It’s been decades since researchers – and other astute clinicians and educators – realized the social-emotional challenges that gifted kids face. Yet myths about them automatically succeeding in life persist.
I learned this early in my family’s G-word journey. About six weeks after learning that my son is highly gifted (I call them “kite kids”), I saw a social media post that disturbed me. It was by, of all people, the mother of a girl who had committed suicide due to bullying.
I’d started following her that summer because I was becoming more and more concerned about my own child. The bullying and exclusion he was experiencing seemed unfathomable – especially considering how young he was.
If anyone could understand the importance of accepting people for who they are, it was this mom, right? Unfortunately, no. Instead, she used her anti-bullying Facebook page to make a disparaging post about gifted programs.
Ironically, I had reached out to this woman a couple weeks before that to seek her advice for other moms on a mission to stop bullying. I didn’t tell her specifically what my blog was about; simply that I’d just learned why my son had been bullied from ages 5 to 8. And that I was trying to figure out how to channel my frustration in a positive way.
As outspoken as she was in her gifted program post, I can only imagine what she would have said to me if I’d mentioned “the G word” in my message. I didn’t, however, so her response was nice and supportive.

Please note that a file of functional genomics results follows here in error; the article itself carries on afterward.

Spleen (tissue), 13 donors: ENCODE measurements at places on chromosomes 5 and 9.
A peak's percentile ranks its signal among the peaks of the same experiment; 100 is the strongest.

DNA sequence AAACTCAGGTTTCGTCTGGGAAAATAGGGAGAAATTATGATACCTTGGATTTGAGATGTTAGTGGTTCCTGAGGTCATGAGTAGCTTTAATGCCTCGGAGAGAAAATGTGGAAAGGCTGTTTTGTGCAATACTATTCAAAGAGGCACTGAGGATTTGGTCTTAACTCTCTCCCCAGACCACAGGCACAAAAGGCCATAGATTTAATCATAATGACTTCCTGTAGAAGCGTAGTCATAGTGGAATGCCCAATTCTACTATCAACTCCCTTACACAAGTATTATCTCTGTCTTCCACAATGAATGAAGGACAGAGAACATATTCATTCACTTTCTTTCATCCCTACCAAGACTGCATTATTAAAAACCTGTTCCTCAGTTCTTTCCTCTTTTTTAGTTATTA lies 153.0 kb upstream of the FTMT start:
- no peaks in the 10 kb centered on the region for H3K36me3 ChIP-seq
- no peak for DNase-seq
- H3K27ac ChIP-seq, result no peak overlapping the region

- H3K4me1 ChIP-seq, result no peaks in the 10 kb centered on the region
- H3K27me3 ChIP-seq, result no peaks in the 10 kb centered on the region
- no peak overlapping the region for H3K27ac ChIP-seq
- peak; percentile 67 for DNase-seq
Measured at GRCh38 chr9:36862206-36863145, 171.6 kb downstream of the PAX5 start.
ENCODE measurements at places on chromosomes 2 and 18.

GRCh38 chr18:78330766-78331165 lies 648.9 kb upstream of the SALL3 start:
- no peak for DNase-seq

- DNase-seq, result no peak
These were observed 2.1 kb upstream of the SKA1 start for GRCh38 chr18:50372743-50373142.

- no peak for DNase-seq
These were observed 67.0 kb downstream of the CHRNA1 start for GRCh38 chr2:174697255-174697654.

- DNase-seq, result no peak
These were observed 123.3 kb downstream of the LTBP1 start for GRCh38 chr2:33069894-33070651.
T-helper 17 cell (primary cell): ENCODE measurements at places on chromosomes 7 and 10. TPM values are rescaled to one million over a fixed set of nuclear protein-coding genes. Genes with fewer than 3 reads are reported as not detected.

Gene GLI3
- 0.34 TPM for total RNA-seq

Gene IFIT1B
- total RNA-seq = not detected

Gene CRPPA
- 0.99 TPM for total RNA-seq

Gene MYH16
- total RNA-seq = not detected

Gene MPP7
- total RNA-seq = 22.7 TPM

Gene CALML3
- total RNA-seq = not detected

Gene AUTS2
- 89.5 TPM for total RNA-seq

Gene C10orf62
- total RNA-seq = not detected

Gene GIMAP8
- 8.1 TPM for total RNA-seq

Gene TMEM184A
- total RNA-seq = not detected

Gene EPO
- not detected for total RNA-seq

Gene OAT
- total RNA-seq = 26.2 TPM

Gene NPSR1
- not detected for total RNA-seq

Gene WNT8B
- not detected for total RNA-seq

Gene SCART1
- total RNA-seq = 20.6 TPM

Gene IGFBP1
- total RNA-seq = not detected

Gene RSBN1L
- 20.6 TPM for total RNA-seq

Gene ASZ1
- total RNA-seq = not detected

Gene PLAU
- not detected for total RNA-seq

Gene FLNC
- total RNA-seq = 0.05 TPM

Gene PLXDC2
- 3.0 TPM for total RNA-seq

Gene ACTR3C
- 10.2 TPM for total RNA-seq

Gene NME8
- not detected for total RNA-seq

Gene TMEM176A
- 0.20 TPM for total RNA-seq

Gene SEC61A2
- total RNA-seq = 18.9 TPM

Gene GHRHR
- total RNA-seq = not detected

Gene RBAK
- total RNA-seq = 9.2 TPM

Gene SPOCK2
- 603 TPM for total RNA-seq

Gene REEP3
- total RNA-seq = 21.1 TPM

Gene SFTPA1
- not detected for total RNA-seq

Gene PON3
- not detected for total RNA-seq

Not surprisingly, several teachers, and other moms with gifted children, were followers of this woman as well. And they’d also seen how often gifted kids are targets for bullies.
However, the anti-bullying mom didn’t think that was possible. She repeatedly downplayed opposing opinions and even deleted one gifted advocate’s comments, even though they weren’t disrespectful in any way. Then a couple hours later, the anti-bullying mom made a follow-up post saying she stood by her previous post. She also allowed other followers to continue ridiculing us.
You know the kind of remarks I’m talking about. That we think our kids are better than theirs. That we place ourselves on pedestals. It didn’t matter how much we disagreed. They weren’t interested.
The truth is, regardless of which end of the I.Q. scale a child is on, he’s more likely to be ostracized than a neurotypical kid. A child with an I.Q. of 135 will seem just as “different” to classmates as a kid with an I.Q. of 65. That’s because their scores are the same distance from 100 (“the norm”) – simply in opposite directions. In addition to atypical learning needs, these outliers act different in general. Neurodiversity doesn’t simply affect one’s ability to learn, it impacts the child socially and emotionally, too. You know, the whole kid.
In a society that, more than ever, claims to not only acknowledge differences, but embrace them, that shouldn’t be such a hard pill to swallow. But, for some reason, it still is…
Focusing on my mission
Women who are that quick to judge students due to how they score on psychological examinations aren’t my tribe; just like the kids who have ridiculed and physically threatened my son aren’t his.
For those of you who want to know who that anti-bullying mom is, or what her nonprofit organization is called, please don’t ask. This post isn’t about publicly shaming her any more than it is about school curriculum. She’s living through an experience no mom should ever have to endure; something that I was truly starting to fear myself just before the school district evaluated my son.
Instead of dwelling on untrue – and hypocritical – remarks, I choose to focus on “my why.” And be thankful I now have the most important piece of information I need to help my child navigate his social challenges.
Love and light to all families who know the pain of bullying.